Streamlining Android Development 5: Splitting Android resources like a pro!

How-To Android

Working on a project for some time? Is it starting to get really big and hard to navigate in? Have hundreds, even thousands of drawables, layouts or other resource files? It's easy to get lost. So, let's discuss resource directory splitting.

Dislaimer: This will only work in old-school Project View! Which I still favor over the new Android view.

We've established our problem. Hundreds or thousand of files in just a few folders. This can be a real pain. I'm not very used to double-shift file opening, since I often don't even remember the file names. Which is why I was looking for a useful solution.

The answer turned out to be pretty simple. Let's pick a resource folder as an example.

Say we're dealing withlayouts. Usually, you would have all your layouts in the res/layout/ folder. You know that you have, for example, some kind of Article screen, and you have about twenty layouts which are a part of it. Ideally, you'd like to put them in the sub-folder. But this is not possible. Fortunately, there is a possible workaround.

We can't just create res/layout/layouts_article/ and put our .xml files in there. What we can do, however, is create a new resource structure — for example, res/layouts/layouts_article/layout/ — and put the layout folder there. We can then also create res/layouts/layout for the rest of the layout files. Now we just need to tell Gradle that we have multiple resource folders! Gradle will then look in their root for any known resource directories, like layout, drawable, mipmap, etc.

Here is an example of how the split layout resources look in my project:

Pretty nice, huh? You can split anything you want with this approach.

Now, let's get down to how to edit the Gradle file. It's really simple; we edit the build.gradle file in our module. Here's a small example of how to do that:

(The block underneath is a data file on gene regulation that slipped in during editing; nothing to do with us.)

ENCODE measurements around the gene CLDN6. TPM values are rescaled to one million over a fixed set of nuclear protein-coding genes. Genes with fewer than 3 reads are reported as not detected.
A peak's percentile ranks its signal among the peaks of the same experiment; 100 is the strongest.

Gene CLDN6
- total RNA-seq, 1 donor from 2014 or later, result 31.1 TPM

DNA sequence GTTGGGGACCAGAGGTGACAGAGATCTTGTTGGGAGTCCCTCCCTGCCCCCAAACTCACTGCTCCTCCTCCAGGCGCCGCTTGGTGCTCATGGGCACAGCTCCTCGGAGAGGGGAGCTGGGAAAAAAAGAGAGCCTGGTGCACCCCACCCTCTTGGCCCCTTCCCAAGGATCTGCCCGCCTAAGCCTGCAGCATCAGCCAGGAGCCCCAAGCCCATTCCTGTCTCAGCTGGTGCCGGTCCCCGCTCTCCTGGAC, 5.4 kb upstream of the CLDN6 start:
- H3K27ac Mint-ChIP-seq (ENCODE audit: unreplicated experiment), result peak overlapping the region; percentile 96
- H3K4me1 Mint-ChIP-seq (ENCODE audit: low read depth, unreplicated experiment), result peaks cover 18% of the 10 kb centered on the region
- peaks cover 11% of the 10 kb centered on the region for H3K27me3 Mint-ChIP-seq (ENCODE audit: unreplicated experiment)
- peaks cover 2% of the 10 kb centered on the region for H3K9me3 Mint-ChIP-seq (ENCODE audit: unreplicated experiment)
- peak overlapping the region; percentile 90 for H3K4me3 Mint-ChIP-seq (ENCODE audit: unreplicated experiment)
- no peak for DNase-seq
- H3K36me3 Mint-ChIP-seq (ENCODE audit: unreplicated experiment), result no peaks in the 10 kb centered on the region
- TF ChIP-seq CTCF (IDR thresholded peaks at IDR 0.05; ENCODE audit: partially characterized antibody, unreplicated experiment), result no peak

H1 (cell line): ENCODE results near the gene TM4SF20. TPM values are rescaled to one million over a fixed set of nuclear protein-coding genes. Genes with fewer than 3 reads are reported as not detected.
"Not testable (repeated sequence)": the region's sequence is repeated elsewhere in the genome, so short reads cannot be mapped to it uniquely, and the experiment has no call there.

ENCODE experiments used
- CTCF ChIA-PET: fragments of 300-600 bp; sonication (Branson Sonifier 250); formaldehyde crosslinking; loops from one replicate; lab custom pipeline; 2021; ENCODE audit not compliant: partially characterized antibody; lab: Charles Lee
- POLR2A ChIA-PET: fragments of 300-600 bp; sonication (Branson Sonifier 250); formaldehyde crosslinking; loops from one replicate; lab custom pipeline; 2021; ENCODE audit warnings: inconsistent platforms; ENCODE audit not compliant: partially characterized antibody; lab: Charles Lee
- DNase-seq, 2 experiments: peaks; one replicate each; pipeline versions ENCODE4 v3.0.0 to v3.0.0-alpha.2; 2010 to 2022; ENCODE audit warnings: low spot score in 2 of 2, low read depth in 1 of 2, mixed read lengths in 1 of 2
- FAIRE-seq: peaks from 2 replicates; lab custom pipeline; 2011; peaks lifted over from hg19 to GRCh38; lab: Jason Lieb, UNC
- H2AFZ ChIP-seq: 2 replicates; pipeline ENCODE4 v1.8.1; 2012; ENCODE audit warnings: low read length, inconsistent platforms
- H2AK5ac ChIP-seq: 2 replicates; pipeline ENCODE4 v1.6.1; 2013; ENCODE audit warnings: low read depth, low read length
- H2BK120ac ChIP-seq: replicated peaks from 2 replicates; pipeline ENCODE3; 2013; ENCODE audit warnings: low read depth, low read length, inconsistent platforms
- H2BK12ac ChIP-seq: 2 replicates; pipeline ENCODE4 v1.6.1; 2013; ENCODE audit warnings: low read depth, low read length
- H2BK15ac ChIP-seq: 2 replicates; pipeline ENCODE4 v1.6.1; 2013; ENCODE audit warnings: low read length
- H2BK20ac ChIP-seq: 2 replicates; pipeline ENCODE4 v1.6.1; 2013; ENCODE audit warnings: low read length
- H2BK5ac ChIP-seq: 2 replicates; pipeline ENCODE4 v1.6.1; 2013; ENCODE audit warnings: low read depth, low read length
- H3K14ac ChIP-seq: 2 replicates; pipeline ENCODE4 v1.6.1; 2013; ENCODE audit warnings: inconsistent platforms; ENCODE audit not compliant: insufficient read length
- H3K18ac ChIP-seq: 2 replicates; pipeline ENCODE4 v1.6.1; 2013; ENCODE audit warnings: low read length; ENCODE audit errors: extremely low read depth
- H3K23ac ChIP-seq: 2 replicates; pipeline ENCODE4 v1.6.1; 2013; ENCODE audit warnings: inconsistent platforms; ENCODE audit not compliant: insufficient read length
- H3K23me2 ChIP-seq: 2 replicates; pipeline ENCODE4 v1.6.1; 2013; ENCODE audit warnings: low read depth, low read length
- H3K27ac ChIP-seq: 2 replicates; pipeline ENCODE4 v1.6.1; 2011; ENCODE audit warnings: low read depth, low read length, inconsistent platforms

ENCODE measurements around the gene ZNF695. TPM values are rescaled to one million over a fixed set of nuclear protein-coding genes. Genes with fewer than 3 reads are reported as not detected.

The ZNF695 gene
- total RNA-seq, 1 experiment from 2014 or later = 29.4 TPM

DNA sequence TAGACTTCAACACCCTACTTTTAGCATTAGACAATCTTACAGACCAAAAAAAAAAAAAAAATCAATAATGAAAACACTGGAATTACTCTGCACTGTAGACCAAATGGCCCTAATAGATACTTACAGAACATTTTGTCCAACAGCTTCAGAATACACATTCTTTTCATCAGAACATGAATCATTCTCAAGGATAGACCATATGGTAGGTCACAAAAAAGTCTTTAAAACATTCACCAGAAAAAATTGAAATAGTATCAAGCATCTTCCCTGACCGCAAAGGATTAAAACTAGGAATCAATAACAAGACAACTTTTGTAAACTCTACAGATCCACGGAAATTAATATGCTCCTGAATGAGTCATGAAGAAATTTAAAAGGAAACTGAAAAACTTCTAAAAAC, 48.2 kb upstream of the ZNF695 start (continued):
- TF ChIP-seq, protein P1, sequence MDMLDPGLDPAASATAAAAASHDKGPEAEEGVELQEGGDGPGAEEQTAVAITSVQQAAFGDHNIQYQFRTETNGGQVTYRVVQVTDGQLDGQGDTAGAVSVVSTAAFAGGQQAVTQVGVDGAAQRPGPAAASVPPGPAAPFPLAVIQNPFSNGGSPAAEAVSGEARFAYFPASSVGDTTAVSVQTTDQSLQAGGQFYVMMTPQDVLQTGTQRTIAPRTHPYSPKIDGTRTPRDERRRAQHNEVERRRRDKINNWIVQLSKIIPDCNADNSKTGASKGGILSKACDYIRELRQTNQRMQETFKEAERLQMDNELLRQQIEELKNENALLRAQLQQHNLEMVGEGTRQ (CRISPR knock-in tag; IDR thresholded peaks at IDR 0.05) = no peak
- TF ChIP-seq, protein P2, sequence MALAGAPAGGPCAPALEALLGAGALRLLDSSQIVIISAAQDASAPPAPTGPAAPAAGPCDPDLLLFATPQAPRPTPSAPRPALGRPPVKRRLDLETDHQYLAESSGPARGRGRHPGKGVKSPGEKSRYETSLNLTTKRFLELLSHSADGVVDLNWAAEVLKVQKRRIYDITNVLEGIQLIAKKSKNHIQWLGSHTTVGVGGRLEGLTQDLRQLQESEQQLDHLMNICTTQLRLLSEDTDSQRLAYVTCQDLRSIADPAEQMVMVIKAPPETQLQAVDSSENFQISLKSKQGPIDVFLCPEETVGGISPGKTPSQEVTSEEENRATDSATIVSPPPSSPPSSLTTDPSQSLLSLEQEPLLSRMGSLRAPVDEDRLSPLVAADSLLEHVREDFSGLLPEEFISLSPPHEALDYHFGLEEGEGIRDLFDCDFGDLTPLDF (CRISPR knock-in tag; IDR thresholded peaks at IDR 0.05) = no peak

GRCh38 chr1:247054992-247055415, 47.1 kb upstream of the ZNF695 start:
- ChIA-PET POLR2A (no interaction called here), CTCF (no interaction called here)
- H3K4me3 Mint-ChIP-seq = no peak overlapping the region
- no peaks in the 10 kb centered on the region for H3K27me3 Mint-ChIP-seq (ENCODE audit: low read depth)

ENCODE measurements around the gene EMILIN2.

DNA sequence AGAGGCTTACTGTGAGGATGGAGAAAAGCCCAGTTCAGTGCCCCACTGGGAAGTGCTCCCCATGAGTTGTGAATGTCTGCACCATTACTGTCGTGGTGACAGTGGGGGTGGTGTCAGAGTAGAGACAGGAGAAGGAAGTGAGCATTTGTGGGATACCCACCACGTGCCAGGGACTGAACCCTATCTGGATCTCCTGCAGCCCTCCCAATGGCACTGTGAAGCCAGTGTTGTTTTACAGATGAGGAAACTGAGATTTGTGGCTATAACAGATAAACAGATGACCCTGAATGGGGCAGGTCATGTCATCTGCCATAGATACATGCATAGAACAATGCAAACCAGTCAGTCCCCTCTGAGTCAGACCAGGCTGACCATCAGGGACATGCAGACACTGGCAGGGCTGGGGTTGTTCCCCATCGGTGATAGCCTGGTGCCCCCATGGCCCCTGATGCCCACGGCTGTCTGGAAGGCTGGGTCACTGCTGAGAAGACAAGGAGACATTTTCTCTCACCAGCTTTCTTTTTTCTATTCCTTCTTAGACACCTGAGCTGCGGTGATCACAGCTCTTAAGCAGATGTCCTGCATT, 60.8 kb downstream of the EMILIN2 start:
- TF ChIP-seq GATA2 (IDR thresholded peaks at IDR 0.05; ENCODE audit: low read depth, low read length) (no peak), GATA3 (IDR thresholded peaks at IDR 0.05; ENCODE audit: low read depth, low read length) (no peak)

android {
    sourceSets {
        main.res.srcDirs = [

You'll notice that I am also splitting my drawables. I like splitting them at least according to shapes, buttons, gradients, selectors and the rest. Putting all mipmaps into one folder is also a great idea, as you usually don't interact with them, and you don't need those X folders visible all the time. Grouping values works well, too, since you often split them by the API, screen density or language.

Just don't forget that you are specifying the resource root directories in the Gradle file. You still need to include proper sub-directories within, which will tell you what kind of resource can be found there. For example, having the directory src/main/res/drawables/drawables_en is not enough; you still need to create the path, like this: src/main/res/drawables/drawables_en/drawable.

And one more a warning!

If you're using numerous flavors, you need to use this small fix. Not sure why, but the compiler is going to think that the resource has not changed, even when you change something in the layout or drawable. This would result in a situation where although you'd be making changes to your resources, you'd still see the old resource after each compilation. The following lines should tell the compiler that the resource has changed and should be invalidated. Remember, if you aren't using flavors, this step shouldn't be necessary.

// Because of flavors and multiple res folders.
afterEvaluate {
    android.applicationVariants.all { variant ->
        tasks.named("generate${}ResValues").configure { task ->
            task.outputs.upToDateWhen {false}

I hope this will make navigating your resources easier and cleaner for you!

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